In total, three PIC-microcontroller boards are used in this robot: A first one placed on the midi-input and hub board, controlling the motor functions, the expression valve and the visual effects. A second one takes care of the valve combinations used for resonance on the required notes. A third one, -equipped with a dsPIC, type 30F3010, controlling the artificial mouth assembly and the pitch generation. This board also has two digit decimal displays, showing the midi note playing. We used a TIL311 display, because this type has an on chip BCD to 7-segment decoder. When no note is playing, the display will read 'FF'. (Not zero, because 0 is a valid midi note!).

For the construction of the artificial mouth we could build further on the experience gained when realizing our automated sousaphone, <So>. However, we also tried out a few other sound generating mechanisms prior to taking up the <So> design again. Thus we tried a servo motor driven rotary valve working on compressed air. This worked soundwise excellently - we could obtain really impressive fortissimos for instance over the entire compass. We finally rejected the application of this technology because we were unable to control the servo fast enough in going from the one speed to the other as required for proper generation of musical pitches. The second problem had to with the difficulty in finding really silent compressors.

The overview of the total circuitry looks like:

The <Bono> robot was designed to be suspended, thus reducing floor space requirements for the <M&M> robot orchestra. All mechanical parts were made from stainless steel, welded together using the manual TIG process. All serviceable parts can be taken apart however.

Power supply voltages and currents:

 

Midi Mapping and implementation:

Bono midi channel: 13 (counting from 0)

Midi note range: [0-33] 34 - 79 [80-96]. Note on with velocity is implemented and has a wide control range. For a good attack, low values for velo and a high setting for controller 17 should be used. (see further in this implementation tabel).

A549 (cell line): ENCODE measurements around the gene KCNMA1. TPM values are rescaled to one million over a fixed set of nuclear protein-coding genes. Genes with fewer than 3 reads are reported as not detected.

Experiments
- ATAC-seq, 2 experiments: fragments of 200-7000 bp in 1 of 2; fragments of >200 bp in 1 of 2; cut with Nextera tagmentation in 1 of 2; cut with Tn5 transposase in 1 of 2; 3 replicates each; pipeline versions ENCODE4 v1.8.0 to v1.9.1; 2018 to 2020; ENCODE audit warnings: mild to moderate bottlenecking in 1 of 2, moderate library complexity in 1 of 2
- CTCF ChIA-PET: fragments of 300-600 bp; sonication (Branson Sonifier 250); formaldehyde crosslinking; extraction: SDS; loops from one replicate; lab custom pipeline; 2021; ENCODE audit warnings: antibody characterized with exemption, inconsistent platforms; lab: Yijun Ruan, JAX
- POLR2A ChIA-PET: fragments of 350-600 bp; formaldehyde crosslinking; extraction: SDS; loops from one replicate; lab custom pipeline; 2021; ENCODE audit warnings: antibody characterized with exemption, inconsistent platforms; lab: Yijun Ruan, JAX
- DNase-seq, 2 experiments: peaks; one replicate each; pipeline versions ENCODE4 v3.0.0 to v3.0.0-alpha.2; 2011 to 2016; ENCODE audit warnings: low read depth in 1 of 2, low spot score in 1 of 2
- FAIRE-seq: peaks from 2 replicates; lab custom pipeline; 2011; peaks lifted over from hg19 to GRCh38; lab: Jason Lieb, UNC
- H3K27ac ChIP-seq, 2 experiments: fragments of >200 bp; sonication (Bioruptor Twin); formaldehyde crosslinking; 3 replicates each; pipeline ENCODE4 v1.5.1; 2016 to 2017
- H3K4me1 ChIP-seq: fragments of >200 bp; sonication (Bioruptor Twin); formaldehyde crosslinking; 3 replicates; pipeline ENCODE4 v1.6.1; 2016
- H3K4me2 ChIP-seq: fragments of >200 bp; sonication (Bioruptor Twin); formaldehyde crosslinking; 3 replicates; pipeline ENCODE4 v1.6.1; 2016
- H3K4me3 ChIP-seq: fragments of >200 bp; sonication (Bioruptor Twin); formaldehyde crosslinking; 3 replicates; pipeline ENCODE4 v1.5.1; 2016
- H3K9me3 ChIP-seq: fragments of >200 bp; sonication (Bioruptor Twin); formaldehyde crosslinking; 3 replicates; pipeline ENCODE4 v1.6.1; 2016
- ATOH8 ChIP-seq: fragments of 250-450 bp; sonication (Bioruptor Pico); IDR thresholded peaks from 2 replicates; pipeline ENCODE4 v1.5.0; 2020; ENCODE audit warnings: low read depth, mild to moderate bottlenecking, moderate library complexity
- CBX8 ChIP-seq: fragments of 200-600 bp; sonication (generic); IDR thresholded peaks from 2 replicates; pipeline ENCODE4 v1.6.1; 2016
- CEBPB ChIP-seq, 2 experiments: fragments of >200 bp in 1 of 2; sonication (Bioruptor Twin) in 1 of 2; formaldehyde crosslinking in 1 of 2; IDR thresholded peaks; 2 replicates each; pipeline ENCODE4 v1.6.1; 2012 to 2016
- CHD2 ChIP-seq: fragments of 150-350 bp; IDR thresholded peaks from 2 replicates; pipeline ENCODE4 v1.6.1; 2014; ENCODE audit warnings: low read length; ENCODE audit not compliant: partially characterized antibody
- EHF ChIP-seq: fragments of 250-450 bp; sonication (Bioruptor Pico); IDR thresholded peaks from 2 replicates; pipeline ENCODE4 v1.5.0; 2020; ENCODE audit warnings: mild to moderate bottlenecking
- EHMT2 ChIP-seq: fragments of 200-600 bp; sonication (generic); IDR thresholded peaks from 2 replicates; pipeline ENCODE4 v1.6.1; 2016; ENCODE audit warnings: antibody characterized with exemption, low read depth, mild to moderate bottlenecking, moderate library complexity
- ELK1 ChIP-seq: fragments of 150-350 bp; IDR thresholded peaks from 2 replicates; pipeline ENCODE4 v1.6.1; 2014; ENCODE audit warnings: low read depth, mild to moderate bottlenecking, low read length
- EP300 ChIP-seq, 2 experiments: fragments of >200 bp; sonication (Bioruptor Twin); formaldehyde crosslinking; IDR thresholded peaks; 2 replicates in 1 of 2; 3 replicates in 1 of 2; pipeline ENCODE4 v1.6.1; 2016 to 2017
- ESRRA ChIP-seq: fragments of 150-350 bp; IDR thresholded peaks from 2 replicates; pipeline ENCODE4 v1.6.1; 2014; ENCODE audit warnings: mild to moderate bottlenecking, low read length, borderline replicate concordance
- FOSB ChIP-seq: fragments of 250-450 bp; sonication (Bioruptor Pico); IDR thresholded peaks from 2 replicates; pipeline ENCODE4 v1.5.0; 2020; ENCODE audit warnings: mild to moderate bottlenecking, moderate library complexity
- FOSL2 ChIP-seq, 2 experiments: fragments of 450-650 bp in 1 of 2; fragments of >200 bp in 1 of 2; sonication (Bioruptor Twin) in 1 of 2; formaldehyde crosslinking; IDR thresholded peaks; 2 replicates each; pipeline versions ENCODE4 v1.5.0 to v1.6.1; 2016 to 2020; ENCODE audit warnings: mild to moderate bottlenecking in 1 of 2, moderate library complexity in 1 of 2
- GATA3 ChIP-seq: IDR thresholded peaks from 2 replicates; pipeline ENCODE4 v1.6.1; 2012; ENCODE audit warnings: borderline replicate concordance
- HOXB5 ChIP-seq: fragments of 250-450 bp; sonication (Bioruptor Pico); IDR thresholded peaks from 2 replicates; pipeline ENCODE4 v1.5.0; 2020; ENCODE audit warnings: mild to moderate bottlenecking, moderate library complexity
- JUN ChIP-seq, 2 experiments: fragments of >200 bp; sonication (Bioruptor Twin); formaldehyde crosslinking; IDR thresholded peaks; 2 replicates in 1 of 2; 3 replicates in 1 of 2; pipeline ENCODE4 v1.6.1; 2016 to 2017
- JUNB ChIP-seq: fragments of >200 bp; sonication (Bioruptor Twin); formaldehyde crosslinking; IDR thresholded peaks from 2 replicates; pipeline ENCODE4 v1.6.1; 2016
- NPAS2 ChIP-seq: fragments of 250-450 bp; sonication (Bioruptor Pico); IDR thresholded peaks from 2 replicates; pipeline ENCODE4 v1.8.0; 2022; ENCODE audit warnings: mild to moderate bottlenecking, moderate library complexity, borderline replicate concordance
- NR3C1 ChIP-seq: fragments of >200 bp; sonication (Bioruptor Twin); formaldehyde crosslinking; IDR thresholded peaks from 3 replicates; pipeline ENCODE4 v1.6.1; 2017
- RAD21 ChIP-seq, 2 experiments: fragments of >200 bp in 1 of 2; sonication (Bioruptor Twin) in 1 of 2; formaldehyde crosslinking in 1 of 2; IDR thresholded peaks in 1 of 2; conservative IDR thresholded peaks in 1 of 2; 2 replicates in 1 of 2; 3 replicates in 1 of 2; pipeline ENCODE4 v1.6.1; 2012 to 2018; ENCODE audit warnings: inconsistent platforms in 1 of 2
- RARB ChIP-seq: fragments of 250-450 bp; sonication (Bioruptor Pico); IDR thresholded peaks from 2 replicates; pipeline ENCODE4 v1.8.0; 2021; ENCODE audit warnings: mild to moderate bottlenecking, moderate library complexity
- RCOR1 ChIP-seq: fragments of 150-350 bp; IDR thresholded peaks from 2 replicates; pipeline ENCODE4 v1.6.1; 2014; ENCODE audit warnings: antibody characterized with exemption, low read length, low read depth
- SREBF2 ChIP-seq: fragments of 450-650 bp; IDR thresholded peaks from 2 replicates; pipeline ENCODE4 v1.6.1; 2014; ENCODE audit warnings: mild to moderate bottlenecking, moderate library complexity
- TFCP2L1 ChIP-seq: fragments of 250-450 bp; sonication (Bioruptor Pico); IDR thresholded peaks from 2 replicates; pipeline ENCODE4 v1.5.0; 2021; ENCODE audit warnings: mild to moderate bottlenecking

Note Off commands are required, but can be dropped for pure legato playing. Note-off starts the release of the mouthpiece driver and de-energizes the valve solenoids.

Lights:

Controller 7: General volume control. There is a build in integrator, such that very fast changes for this controller are averaged out. Integration time is in the order of 15ms. This is the controller to use for crescendo and descrescendo playing. It also can be used as an excellent tremolo/flatterzunge controller as well as for advanced enveloppe control. Note that this controller also affects the timbre of the produced sound. The most useable range is between 10 and 64.

Controller 17 is used for the attack level and thus contributes to the volume scaling. Note that this setting affects greatly the effect of the velocity byte as well as that off the attack-time controller (controller nr.18). The intrinsic relation is shown in the graph below:



Controller 13 changes the valve combination used for playing any particular note. Bit 0 steers the 1/2 tone valve, bit 1 the 1 tone valve, bit 2 the minor thirth valve and bit 3 the fourth valve. This controller can be send whilst a note is playing. Send it when no note is playing has no effect.

Value -2 1/2t -1 1/2t -1t -1/2t
0 off off off off
1 off off off on
2 off off on off
3 off off on on
4 off on off off
5 off on off on
6 off on on off
7 off on on on
8 on off off off
9 on off off on
10 on off on off
11 on off on on
12 on on off off
13 on on off on